New Zealand

Here are all the posts I've published about New Zealand. As NZ is my specialty, the posts are arranged based on city/region.


The Ultimate New Zealand Bucket List
6 Ways to Save Money While Traveling in New Zealand
Packing for a Trip to New Zealand
New Zealand Smackdown: North Island vs. South Island
15 Things You Might Not Know About New Zealand
5 Middle-Earth Locations You Can Visit in Real Life
Lupin-Spotting in New Zealand
DOs and DON'Ts for a New Zealand Road Trip
Postcards From New Zealand
Things I Love (and Hate) About New Zealand
My 5 Favorite Views in New Zealand
Top Things to Eat, Drink in NZ
5 Roads Less Traveled in New Zealand
Exploring Middle-Earth with Red Carpet Tours


An Expedition to Northland


A Day Trip to Waiheke Island
Adventure in the Sky in Auckland (Doing the SkyWalk and SkyJump)
Hakas, Rucks and Scrums, Oh My! Attending a NZ Rugby Match
Visiting Hobbiton (Yes, This Place is REAL!)
Hunting for Trolls in Piopio
Hobbits For a Day: A Journey to the Shire — Part 1
Hobbits For a Day: A Journey to the Shire — Part 2


Discovering the Coromandel Peninsula


Rotorua: Smelly, But Awesome (Things to do in Rotorua)
Let’s Go Zorbing!
Top 5 Things to do in Taupo

Wellington Region

My Favorite Spots in Wellington
Wellington on a Budget
In Search of Seals in Wellington
Conservation on Kapiti Island
A Colorful Kapiti Sunset
Cultures Converging at Rangiatea Church
Photo Essay: Castlepoint
Walking the Paths of the Dead

Marlborough Region

Hiking New Zealand’s Queen Charlotte Track


Fantasy Meets Reality on a Mountaintop in NZ (A helicopter tour)


Dolphin Encounter: Swimming With Wild Dolphins in Kaikoura
Up Close and Personal With New Zealand Fur Seals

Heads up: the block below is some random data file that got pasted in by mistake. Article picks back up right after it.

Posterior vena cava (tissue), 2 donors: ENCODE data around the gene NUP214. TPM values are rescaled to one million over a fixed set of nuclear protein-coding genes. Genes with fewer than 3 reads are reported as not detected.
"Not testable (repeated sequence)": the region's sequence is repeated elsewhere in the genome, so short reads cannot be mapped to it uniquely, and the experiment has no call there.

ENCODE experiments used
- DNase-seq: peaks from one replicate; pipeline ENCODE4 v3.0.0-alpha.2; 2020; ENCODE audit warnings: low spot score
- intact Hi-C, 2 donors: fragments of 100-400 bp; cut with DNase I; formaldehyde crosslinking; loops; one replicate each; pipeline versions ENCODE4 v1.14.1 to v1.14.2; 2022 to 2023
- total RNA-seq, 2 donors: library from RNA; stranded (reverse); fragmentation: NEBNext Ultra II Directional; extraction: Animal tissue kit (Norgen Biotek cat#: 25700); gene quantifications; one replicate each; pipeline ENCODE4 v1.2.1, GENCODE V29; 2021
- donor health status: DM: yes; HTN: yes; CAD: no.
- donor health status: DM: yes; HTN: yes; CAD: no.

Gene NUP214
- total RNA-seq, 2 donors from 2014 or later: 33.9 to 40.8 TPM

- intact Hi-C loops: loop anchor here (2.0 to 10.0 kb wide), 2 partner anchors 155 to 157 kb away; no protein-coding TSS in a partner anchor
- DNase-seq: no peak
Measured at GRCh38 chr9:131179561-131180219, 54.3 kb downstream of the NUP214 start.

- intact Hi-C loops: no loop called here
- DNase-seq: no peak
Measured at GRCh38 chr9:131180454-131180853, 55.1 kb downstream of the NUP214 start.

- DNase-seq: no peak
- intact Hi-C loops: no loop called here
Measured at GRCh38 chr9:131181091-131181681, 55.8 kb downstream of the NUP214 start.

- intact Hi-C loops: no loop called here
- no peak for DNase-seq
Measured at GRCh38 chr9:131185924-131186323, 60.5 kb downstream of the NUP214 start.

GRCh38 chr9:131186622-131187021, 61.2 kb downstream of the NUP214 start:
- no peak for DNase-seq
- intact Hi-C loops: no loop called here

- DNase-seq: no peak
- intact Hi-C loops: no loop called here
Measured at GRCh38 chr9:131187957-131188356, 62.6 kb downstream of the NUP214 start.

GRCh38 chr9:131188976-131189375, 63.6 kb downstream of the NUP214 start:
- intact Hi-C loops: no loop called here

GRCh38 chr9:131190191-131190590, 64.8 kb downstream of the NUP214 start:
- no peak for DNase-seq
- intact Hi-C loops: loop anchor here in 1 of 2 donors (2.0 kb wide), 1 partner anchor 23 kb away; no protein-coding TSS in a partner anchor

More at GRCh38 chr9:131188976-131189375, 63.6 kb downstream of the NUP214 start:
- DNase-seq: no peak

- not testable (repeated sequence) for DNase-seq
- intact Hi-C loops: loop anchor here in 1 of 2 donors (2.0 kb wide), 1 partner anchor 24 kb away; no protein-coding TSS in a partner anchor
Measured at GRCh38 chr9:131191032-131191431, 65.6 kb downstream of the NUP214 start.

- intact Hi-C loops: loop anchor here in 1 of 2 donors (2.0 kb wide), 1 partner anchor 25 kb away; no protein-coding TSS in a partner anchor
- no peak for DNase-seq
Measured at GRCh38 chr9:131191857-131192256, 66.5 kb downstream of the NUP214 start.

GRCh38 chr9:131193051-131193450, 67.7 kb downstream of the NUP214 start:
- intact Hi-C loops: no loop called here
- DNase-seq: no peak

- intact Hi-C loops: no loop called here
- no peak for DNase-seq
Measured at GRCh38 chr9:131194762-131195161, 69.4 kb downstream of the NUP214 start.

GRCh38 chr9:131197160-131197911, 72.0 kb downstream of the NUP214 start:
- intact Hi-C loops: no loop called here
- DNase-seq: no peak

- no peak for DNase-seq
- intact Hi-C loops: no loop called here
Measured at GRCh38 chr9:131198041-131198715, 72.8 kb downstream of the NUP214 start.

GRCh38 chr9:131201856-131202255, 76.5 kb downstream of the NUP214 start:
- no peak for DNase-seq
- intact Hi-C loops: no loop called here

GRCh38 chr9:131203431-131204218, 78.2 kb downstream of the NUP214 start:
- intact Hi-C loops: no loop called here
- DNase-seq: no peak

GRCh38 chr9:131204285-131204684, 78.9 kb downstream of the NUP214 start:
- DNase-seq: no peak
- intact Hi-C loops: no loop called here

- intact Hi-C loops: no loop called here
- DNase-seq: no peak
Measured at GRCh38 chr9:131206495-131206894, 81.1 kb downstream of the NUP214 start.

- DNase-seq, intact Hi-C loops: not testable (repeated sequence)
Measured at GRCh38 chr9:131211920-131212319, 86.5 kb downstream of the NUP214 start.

4 Reasons You Should Visit Kaikoura

Christchurch/Canterbury Region

Christchurch — A ‘Munted’ City
Christchurch — A Fresh Start
Akaroa, Je T’aime
Going Wild For Wildlife on an Akaroa Harbor Cruise
Hiking to Edoras
Riding the Rails in NZ — The TranzAlpine
Hiking the Hooker Valley Track at Mount Cook

West Coast

What the Hell is There to do in Greymouth, Anyway?
Adventure on New Zealand’s Franz Josef Glacier
Striking it Rich — Gold Panning in Ross

Dunedin/the South

Dunedin: A Weekend Itinerary
Climbing the Steepest Street in the World (Baldwin St.)
NZ Drives: Southern Scenic Route


6 Reasons You Shouldn't Skip Wanaka
Hiking the Rocky Mountain Track
The Best Way to Visit Milford Sound: From Wanaka!

Queenstown Region

Queenstown is King — A Guide to NZ’s Most Popular City
Which Bungee is Best in Queenstown?
The Scariest Thing I Have Ever Done (Bungy jumping the Nevis)
The Shotover Jet — A Thrilling Jetboat Ride
The Maori Legend of Lake Wakatipu
Photo Essay: Queenstown to Christchurch


Milford Sound: Eighth Wonder of the World?
Doubtful Sound: Milford Sound’s Underrated Little Brother




  • Oh my goodness I have hit the jackpot! I am moving to NZ soon so I am VERY happy to see all of these posts! Thanks for putting them together 🙂

  • Francesca says:

    This is amaaaazing! My other half is a Kiwi and we’re (finally) hitting the South Island in August, but he’s totally clueless about what to do. Our homework for the next week: read every single post.
    Francesca recently posted..Hostel Hacks: On dorm room sex

    • Amanda says:

      That should keep you busy! 😉 I’ve written about nearly every cool thing I’ve done in New Zealand, so I definitely hope this gives you some inspiration!

  • Beth L says:

    I have really been enjoying your blog! It’s amazing!! My husband and I will be spending February 2016 in New Zealand and your blog has me even more excited. I just used Airbnb to book a place in Wellington. I do have a question for you. We need to catch a one way flight from Wellington to Christchurch. Air New Zealand flight is $140 and JetStar is $57.97. A big difference. I have never heard of JetStar. They don’t have good reviews. Have you ever flown with them?
    We live in cloudy Ohio by the way. Gahanna, a suburb of Columbus.

    • Amanda says:

      I’ve never flown JetStar, though I have heard of them (mostly not-good things!). The Air New Zealand flight should include your checked baggage; you’ll have to pay for it on JetStar. I’ve also heard that JetStar can be reeeeeaaallllyyy strict on their carry-on baggage limits.